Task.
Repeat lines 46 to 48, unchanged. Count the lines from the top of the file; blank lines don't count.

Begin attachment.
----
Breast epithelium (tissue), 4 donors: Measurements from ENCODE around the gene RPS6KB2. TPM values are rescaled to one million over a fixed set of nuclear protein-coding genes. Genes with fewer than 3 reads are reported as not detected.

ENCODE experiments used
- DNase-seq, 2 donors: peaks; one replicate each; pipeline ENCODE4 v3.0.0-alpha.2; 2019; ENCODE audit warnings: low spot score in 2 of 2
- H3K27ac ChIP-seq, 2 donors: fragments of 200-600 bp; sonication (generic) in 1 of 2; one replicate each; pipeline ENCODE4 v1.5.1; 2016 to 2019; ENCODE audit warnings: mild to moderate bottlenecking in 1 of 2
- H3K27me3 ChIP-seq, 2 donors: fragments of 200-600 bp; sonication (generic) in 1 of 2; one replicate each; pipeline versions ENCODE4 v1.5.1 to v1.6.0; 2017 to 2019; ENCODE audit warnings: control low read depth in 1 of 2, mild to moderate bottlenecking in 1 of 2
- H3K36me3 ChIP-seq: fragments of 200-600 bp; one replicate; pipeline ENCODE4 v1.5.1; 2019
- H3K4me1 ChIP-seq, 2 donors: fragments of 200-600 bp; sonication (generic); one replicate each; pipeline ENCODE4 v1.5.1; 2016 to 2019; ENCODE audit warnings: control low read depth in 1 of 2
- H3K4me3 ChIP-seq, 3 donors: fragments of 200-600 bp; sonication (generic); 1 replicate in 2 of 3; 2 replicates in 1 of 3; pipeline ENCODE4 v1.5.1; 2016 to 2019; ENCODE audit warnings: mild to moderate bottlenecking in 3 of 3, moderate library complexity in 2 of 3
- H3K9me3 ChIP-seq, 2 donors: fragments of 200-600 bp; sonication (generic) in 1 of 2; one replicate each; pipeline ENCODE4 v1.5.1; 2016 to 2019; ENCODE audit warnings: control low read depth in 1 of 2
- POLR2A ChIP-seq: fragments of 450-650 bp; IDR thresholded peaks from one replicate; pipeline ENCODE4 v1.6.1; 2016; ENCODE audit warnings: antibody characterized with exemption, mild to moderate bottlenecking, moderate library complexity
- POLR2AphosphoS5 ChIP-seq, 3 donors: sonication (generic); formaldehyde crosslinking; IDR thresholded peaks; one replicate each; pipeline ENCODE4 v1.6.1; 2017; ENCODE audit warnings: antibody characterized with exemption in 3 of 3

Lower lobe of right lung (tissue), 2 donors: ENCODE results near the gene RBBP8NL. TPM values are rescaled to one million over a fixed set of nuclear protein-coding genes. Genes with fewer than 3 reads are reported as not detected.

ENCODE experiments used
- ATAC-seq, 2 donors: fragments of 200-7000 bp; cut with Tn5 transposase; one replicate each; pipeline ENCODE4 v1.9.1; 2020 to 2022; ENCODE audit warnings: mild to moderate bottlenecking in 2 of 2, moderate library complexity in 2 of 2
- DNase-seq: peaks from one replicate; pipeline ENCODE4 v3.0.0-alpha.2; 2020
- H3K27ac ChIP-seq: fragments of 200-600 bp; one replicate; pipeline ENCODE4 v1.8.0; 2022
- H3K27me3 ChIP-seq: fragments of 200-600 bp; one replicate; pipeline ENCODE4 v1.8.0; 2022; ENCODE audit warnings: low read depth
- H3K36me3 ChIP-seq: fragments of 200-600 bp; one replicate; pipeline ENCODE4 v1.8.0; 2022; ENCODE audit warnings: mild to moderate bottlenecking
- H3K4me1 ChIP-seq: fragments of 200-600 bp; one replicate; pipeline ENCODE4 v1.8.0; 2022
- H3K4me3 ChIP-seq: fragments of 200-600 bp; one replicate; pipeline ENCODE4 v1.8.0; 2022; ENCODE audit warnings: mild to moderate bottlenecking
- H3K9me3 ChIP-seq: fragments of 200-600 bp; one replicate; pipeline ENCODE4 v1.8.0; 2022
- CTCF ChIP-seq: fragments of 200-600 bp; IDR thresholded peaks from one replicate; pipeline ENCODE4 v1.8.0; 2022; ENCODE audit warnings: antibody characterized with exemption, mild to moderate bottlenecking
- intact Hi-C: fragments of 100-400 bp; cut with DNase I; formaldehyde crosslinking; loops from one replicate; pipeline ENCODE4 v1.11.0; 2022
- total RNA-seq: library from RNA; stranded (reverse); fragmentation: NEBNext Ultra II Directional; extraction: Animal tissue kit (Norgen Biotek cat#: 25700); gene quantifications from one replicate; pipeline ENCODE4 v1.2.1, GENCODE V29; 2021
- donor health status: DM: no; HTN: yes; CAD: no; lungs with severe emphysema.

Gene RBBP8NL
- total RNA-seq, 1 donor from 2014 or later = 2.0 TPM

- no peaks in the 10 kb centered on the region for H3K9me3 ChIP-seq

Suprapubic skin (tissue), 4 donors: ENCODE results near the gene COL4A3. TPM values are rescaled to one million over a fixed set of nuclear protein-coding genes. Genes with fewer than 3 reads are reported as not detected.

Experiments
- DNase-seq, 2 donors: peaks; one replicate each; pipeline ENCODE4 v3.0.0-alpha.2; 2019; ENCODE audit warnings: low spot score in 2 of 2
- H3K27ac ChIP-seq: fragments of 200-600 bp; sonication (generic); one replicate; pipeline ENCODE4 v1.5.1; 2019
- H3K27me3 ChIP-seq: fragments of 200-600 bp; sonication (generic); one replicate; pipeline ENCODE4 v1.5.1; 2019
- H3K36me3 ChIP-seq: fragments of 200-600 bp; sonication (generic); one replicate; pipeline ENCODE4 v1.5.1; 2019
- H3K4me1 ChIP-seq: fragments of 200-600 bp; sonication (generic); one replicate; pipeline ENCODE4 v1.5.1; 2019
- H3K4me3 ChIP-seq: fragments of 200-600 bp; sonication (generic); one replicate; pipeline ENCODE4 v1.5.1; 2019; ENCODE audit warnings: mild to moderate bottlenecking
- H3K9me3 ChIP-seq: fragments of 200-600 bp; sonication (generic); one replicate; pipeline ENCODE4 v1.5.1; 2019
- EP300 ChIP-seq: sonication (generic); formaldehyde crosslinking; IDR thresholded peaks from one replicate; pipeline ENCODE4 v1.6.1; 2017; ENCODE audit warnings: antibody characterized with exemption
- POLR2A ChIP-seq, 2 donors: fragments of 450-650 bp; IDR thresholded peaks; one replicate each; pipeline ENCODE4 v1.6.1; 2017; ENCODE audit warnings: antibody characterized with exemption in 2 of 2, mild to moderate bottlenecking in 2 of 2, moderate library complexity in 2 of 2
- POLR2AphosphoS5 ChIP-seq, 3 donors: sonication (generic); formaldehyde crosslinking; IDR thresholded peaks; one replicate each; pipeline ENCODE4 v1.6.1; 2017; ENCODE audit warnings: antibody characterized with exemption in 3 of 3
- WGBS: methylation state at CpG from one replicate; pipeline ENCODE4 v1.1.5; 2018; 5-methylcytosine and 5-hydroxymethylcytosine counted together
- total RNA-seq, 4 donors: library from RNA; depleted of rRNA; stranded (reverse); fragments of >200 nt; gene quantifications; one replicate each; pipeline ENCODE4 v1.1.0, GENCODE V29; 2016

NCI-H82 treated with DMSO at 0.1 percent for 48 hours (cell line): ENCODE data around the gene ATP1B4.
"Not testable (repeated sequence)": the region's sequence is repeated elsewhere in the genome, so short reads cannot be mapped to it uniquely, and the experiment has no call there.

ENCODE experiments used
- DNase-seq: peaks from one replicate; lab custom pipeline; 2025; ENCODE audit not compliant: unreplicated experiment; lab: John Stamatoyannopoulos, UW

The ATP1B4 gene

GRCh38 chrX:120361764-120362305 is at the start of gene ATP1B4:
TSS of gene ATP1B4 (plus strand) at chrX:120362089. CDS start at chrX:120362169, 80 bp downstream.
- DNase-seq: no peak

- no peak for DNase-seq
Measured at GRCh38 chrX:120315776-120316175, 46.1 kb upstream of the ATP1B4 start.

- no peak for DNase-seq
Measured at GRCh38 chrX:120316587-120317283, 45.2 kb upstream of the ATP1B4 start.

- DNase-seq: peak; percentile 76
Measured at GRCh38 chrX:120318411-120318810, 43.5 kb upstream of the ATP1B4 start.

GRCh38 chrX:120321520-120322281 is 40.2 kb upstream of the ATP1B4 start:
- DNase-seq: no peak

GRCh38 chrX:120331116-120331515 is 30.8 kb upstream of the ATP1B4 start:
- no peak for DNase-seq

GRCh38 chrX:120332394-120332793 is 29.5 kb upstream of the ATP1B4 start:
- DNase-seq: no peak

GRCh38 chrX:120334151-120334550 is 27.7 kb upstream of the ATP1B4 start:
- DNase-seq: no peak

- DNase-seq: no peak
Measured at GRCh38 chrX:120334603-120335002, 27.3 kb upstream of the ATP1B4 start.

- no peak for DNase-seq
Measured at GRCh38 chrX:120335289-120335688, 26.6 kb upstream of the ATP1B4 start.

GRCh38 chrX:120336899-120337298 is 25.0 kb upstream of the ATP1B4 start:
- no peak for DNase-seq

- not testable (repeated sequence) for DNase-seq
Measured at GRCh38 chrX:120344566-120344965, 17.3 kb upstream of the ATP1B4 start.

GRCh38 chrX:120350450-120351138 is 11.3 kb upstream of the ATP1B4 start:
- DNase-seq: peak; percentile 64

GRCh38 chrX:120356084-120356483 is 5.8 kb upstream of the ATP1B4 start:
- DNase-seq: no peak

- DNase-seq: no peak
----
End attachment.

- DNase-seq: peaks from one replicate; lab custom pipeline; 2025; ENCODE audit not compliant: unreplicated experiment; lab: John Stamatoyannopoulos, UW

The ATP1B4 gene

GRCh38 chrX:120361764-120362305 is at the start of gene ATP1B4: